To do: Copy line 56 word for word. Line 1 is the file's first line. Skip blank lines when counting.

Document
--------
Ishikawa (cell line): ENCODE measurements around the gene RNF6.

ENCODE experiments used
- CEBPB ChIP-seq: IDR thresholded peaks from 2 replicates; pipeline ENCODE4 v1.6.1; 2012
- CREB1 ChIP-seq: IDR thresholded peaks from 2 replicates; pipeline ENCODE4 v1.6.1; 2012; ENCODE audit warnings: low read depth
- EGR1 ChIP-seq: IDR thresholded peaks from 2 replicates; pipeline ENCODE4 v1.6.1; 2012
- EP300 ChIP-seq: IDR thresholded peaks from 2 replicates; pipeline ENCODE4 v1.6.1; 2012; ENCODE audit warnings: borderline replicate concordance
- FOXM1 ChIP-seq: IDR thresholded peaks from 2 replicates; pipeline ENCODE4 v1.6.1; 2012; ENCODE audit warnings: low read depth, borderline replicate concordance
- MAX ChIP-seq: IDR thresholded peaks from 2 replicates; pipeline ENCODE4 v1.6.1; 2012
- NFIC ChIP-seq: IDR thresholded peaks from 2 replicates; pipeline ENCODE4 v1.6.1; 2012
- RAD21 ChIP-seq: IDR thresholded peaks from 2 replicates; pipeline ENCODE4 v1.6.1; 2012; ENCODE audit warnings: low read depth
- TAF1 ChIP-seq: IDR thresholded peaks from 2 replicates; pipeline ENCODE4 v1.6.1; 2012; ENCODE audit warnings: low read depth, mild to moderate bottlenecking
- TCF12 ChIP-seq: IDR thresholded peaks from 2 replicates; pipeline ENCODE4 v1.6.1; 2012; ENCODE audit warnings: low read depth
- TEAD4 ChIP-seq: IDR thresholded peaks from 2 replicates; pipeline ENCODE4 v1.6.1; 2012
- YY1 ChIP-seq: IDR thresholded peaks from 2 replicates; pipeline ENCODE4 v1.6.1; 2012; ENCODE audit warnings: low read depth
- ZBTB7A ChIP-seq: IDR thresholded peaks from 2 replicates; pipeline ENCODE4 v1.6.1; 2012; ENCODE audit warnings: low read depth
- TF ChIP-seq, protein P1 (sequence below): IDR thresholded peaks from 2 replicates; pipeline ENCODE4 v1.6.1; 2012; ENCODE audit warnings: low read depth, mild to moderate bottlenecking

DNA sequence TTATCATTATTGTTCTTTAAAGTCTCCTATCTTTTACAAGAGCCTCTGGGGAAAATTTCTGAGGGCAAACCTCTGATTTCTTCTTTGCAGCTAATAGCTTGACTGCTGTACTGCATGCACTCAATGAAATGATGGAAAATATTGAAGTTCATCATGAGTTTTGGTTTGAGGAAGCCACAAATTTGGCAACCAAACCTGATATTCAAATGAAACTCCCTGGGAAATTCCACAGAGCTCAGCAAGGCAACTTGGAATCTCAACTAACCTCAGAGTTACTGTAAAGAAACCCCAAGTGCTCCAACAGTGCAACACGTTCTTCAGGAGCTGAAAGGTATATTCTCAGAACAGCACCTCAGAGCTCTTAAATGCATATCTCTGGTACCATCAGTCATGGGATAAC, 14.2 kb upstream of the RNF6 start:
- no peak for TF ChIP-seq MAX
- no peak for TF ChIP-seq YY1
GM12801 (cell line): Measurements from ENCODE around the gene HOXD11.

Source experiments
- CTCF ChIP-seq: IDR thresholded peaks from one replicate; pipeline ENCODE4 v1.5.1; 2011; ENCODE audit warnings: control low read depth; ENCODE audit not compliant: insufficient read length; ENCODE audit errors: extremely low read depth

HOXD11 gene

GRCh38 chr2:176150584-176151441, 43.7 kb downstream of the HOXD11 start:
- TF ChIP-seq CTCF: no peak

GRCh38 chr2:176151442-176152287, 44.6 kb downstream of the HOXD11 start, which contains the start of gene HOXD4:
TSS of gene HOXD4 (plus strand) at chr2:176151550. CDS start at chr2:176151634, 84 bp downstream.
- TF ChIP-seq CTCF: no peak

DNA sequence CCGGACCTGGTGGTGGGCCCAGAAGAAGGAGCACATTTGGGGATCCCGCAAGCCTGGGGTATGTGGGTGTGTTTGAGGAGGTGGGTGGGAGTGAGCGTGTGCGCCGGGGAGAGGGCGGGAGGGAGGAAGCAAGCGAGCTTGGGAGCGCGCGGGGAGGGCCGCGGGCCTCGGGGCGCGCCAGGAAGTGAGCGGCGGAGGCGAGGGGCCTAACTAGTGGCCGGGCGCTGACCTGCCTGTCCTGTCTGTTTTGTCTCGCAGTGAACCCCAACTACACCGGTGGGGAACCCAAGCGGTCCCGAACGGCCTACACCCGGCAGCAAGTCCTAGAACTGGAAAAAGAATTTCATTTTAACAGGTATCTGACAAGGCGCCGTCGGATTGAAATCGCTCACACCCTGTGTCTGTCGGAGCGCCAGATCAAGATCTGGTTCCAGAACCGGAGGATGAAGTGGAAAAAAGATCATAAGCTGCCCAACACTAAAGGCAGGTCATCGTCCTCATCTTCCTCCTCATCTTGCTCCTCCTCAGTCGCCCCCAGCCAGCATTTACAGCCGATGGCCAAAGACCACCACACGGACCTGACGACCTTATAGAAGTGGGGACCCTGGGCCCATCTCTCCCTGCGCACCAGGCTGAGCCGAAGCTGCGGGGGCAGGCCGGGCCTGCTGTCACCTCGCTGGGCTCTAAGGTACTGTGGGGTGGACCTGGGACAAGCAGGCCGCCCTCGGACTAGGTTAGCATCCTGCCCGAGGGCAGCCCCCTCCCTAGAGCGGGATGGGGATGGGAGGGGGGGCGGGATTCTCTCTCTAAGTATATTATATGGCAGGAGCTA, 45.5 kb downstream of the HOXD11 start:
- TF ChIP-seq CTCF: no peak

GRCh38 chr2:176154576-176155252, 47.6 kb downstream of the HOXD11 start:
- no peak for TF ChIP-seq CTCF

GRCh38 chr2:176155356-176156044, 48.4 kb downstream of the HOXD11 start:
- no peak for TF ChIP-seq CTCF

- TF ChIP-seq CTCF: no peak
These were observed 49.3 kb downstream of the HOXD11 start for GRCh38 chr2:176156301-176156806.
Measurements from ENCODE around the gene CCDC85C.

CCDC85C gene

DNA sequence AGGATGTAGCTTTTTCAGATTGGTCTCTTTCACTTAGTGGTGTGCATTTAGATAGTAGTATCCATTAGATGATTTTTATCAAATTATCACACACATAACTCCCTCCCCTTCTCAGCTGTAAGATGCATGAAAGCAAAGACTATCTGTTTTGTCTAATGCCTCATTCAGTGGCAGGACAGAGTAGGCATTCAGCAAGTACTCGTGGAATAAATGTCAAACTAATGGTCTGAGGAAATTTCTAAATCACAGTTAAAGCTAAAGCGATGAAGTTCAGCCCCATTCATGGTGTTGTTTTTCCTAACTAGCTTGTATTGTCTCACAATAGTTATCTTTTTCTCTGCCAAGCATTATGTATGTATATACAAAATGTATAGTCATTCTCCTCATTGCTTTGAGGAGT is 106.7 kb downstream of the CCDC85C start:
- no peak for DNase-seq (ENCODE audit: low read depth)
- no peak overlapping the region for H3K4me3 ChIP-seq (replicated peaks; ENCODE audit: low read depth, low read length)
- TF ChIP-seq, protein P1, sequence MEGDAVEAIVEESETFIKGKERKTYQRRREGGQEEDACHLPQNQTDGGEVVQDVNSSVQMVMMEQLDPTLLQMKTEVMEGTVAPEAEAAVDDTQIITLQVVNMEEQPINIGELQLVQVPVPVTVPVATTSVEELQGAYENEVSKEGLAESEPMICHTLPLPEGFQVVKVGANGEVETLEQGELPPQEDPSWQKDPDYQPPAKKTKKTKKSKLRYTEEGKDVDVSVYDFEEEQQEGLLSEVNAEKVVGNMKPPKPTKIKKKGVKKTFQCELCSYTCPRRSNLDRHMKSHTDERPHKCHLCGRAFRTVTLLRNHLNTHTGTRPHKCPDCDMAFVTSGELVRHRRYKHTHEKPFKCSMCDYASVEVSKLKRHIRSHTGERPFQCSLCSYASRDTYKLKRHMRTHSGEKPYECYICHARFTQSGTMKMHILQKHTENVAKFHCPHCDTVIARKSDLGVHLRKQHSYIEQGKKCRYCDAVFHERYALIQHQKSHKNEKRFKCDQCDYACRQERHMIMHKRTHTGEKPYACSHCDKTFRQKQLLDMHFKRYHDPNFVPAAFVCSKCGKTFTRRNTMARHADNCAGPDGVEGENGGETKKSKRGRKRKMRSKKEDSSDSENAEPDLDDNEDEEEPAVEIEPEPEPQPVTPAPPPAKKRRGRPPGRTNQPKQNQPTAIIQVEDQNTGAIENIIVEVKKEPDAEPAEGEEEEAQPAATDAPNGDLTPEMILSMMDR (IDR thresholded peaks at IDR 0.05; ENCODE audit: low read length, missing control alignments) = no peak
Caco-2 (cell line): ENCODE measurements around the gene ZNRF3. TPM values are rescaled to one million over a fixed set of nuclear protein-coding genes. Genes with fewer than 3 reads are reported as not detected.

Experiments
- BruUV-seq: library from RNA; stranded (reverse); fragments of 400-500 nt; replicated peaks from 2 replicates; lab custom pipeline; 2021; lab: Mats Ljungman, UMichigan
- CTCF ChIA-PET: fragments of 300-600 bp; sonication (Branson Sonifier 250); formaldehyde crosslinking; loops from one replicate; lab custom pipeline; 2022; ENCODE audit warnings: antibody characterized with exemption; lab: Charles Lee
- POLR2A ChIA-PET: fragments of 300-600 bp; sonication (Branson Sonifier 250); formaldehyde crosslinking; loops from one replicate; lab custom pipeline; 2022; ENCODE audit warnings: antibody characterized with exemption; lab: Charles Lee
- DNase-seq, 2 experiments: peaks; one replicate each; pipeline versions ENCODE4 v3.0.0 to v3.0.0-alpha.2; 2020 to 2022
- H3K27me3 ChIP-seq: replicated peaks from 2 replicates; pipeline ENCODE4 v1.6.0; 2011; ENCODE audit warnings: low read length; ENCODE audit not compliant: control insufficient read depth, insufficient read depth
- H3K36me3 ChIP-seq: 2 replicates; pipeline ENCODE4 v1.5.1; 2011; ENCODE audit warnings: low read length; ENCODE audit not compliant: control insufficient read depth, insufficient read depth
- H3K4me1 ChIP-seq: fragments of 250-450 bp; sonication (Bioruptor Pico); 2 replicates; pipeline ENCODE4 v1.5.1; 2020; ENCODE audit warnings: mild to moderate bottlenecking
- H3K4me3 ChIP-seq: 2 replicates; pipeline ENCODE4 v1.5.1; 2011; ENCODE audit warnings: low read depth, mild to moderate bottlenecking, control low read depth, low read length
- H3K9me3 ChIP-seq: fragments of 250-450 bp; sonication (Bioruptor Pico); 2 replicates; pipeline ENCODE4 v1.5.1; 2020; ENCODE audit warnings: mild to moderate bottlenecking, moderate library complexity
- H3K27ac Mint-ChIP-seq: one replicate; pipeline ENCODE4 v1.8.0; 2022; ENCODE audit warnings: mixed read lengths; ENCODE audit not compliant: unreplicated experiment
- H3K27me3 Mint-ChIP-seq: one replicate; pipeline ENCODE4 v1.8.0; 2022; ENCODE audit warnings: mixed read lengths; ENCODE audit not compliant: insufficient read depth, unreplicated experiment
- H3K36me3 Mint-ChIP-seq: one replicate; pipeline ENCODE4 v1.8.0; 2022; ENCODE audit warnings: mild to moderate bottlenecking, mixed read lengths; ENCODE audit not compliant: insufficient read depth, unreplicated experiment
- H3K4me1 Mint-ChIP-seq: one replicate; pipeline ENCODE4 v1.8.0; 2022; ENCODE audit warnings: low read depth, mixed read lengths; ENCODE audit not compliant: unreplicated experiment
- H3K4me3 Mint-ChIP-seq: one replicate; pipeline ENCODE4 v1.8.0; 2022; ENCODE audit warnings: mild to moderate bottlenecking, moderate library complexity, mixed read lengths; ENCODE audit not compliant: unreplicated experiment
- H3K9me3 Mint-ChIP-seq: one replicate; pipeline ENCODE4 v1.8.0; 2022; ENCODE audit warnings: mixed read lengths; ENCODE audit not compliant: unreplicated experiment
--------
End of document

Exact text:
- H3K36me3 Mint-ChIP-seq: one replicate; pipeline ENCODE4 v1.8.0; 2022; ENCODE audit warnings: mild to moderate bottlenecking, mixed read lengths; ENCODE audit not compliant: insufficient read depth, unreplicated experiment